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Octopussy (1983)
Tonight's Feature Presentation

OCTOPUSSY (1983)

Starring: Roger Moore, Maud Adams, Louis Jourdan, Steven Berkoff, Kabir Bedi, Kristina Wayborn

Written By: George MacDonald Fraser, Richard Maibaum, Michael G. Wilson Directed By: John Glen

The Short Version

James Bond makes one last go at being a Cold Warrior… sort of.

The trend continues: Octopussy is a solid, plausible, and generally excellent standalone film.

The locations are well-chosen, and very appropriate.

The circus is just plain cool.

The title song sucks, but Octopussy is a way better movie than you may remember it to be.


The Long Version

What Kind Of Cheese Is It?

CHEDDARWURST.

Mmm... tasty.


Pairs Well With...

GERMAN HEFEWEIZEN.

Enjoy it on your way to the circus.

“Is he still there?”

“You must be joking!  007 on an island populated exclusively by women?  We won't see him ‘til dawn!”


It had been a long time since I’d last watched Octopussy as anything other than “background noise with pictures.”  Why?  Because I remembered it being a rather ho-hum flick with a theme song that exemplifies most of the arguments that can be made about why “adult contemporary” radio stations suck.

Flash forward to the present.  I haven’t changed my mind about the theme song, but as it turns out, Octopussy is a damn good movie.  Outstanding, even.

What a difference perspective makes.

Taking some major cues from its predecessor, For Your Eyes Only, Octopussy once again puts James Bond right in the thick of the tense chess match that was the Cold War.  Indeed, the pre-cred sequence shows 007 on a sabotage mission being carried out right under the nose of Fidel Castro himself, with plenty of signature Roger Moore era fun and flair, and capped off by the appearance of the tiny little airplane that makes the sequence memorable even to those who’d go on to forget the rest of the film.  So far, so good, so very 1983.

But then, the script does something extremely interesting.  In keeping with a grand tradition of the James Bond franchise, to be sure, but so very not 1983.

It can be argued that 1983 represents the single most frigid point of the Cold War between the West and the Soviet Bloc since the Cuban Missile Crisis.  Just two months before Octopussy was released, Ronald Reagan referred to the USSR as an “Evil Empire,” and though the West wouldn’t know until ater the fact, just a few months after Octopussy was released, the Soviets came very close to starting a nuclear conflict based on misinterpreted information.  This was hardly a year in which one would expect any Western filmmaker to treat the ruling government of the Soviet Union as level headed and peaceful, and yet that is exactly the scenario presented by this movie’s script, thanks to some very neat sleight of hand that allows Eon to hold true to its tradition of not allowing the Soviets to be the bad guys while still giving in to the pressures of the day and making a Soviet General bent on nuking Americans in West Germany into one of the movie’s bad guys.  The elegant solution?  The nasty Soviet General has gone rogue after being told by the Central Committee that peace is the answer.  Neat trick, that, and it’s made even neater by the fact that the script is quite clear about this not being a matter of lip service.  Someone, apparently, was thinking ahead.  And they didn’t stop thinking, either.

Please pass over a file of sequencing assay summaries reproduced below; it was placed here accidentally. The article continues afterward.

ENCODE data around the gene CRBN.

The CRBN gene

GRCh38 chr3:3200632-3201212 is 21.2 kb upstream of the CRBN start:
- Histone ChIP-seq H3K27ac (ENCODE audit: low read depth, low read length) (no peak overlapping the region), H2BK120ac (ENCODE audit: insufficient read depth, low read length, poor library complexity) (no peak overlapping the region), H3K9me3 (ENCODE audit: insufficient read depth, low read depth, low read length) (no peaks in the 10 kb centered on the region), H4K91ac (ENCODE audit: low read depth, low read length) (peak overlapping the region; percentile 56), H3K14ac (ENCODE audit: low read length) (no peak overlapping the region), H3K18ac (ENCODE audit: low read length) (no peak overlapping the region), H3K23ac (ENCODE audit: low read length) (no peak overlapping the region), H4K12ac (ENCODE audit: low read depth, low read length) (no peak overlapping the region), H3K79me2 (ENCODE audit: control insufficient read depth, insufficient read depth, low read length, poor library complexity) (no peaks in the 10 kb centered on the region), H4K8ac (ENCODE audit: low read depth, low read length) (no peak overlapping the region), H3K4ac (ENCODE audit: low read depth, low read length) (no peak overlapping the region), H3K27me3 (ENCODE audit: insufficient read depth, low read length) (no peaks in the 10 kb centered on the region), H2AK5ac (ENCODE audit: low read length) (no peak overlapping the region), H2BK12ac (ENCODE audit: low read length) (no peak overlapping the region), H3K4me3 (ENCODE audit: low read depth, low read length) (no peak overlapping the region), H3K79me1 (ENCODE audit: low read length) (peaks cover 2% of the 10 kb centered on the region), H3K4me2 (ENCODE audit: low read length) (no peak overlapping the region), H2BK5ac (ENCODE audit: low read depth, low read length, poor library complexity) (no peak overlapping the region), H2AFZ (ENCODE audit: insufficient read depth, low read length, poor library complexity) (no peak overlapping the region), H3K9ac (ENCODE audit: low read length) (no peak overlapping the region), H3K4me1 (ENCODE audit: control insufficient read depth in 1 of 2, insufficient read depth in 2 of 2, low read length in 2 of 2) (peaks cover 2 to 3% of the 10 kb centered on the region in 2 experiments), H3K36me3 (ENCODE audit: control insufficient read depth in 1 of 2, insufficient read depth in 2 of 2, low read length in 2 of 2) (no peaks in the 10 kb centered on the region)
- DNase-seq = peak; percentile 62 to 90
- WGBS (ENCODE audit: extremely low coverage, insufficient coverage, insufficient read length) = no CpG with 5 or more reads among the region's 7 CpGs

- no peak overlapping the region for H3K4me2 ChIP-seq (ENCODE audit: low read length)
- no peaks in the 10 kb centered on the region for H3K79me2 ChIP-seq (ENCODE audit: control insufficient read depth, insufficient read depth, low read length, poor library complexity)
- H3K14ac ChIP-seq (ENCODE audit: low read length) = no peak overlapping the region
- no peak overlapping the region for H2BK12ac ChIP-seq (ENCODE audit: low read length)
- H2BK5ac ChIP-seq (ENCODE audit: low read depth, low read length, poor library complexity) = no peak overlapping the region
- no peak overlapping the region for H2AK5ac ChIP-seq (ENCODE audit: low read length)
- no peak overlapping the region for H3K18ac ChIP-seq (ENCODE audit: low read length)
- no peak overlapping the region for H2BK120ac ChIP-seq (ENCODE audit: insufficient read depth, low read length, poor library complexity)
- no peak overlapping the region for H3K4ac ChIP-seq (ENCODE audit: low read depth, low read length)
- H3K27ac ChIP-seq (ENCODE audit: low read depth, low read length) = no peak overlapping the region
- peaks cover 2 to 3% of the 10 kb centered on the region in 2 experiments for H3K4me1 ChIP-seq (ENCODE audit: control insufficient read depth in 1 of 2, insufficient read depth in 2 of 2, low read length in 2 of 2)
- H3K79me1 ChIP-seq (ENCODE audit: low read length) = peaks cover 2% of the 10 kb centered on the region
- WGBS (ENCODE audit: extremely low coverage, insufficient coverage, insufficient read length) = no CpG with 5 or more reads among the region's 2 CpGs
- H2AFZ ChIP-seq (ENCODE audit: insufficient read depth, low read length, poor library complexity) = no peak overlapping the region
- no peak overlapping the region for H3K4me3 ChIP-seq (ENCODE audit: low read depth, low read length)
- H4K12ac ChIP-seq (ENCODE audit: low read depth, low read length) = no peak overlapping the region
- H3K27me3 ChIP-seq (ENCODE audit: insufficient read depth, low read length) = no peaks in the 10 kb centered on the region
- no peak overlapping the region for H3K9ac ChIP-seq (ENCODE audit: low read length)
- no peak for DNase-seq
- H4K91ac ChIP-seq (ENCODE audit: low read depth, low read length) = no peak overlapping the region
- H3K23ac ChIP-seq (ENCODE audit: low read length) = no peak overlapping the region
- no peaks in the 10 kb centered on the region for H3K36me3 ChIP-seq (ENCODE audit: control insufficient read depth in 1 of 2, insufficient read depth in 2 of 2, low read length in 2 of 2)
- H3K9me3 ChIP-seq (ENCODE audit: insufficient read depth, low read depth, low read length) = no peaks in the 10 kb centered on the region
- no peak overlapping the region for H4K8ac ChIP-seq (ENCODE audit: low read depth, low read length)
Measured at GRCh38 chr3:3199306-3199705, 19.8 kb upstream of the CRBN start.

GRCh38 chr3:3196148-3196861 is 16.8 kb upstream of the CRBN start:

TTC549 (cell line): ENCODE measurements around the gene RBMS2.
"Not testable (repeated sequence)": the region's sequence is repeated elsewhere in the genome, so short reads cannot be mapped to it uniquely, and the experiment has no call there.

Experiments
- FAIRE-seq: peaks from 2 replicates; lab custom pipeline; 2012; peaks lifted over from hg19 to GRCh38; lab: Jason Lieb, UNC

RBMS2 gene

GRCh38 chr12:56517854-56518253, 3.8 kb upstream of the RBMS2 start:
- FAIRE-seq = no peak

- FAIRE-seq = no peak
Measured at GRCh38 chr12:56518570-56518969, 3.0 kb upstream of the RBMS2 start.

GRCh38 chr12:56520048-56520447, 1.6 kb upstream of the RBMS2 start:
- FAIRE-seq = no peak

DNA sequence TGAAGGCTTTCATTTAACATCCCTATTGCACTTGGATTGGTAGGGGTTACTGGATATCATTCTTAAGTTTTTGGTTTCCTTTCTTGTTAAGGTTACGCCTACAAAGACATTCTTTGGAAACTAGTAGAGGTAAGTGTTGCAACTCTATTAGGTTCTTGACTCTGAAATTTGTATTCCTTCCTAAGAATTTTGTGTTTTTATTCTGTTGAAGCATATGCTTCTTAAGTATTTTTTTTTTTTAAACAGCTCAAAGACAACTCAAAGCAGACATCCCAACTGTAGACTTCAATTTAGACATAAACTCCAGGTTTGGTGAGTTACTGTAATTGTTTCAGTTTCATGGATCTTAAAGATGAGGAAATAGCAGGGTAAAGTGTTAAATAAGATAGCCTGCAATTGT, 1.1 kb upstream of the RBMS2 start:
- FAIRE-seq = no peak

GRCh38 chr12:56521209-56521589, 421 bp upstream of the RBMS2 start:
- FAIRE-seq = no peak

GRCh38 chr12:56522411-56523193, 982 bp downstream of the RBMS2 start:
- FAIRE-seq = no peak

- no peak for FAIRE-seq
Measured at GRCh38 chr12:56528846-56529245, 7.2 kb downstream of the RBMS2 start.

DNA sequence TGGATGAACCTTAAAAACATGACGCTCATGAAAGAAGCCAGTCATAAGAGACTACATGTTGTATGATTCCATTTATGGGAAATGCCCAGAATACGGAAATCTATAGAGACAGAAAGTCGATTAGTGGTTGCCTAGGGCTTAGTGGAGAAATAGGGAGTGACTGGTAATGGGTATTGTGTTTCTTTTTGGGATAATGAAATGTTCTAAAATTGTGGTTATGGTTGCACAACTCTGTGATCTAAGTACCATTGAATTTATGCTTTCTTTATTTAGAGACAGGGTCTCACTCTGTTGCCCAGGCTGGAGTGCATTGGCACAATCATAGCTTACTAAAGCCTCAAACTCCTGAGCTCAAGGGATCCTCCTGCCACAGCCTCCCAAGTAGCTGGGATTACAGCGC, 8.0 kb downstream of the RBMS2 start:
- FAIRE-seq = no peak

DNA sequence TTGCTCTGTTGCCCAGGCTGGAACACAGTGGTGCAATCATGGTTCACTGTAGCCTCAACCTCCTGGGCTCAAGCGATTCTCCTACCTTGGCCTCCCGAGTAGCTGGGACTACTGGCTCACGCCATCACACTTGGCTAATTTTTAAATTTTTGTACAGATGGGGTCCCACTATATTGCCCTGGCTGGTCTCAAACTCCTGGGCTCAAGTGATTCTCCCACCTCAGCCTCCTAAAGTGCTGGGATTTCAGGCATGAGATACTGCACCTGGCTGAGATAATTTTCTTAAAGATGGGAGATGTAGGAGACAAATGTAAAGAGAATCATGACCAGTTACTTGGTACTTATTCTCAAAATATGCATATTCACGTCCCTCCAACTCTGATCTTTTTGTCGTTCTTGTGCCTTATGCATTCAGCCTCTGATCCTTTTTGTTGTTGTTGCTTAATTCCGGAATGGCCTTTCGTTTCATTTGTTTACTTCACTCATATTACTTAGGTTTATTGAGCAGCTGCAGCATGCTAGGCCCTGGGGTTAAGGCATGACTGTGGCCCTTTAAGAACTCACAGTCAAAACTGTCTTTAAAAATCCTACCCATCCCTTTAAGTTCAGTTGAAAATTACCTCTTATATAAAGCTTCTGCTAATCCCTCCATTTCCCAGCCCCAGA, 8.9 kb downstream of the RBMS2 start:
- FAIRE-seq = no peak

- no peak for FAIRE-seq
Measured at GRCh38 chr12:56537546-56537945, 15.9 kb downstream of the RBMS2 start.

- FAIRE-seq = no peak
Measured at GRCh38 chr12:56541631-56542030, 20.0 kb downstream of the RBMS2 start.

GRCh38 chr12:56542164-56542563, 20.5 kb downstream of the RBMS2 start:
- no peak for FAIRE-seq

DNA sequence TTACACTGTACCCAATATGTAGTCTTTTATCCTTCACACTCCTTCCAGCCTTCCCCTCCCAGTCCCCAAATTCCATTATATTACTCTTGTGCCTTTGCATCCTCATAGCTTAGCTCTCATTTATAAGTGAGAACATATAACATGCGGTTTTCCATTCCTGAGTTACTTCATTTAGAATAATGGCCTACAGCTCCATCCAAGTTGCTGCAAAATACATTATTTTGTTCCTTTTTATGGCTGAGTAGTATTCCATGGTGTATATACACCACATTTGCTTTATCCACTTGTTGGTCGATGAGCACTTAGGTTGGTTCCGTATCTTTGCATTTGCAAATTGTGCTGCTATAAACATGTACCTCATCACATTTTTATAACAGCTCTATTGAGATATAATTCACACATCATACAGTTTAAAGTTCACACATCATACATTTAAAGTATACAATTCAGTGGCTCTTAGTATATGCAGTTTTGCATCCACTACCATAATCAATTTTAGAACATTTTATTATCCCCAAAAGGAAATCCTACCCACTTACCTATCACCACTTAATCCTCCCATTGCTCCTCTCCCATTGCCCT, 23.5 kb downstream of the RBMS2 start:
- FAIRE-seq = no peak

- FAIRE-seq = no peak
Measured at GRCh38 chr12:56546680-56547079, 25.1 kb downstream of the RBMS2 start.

The plot of Octopussy is one of the most well thought out of the entire James Bond series.  Overall, it’s remarkably plausible, with very few sharks being jumped, all things considered.  Along with the main arc that is General Orlov’s plan to nuke the West – not to immediately start a war, but rather to force disarmament in order to create a condition under which the Soviet Union could win a conventional war – there is the secondary (and first more visible) arc showing how Orlov uses a talented smuggler to provide the means for him to deliver his weapon while in the meantime fattening his own bank account, which is brilliantly conceived and deftly told.  Is the smuggler really with him or not?  Unlike so many other spy/adventure thrillers, Octopussy makes the answer to that question something other than a foregone conclusion for quite a chunk of time.  Into all of this is woven every classic James Bond trait one could hope for, including some of the last few smatterings of unused material that Ian Fleming himself had to give.  And, lest we forget, a semi-militarized circus troupe composed almost entirely of gorgeous women.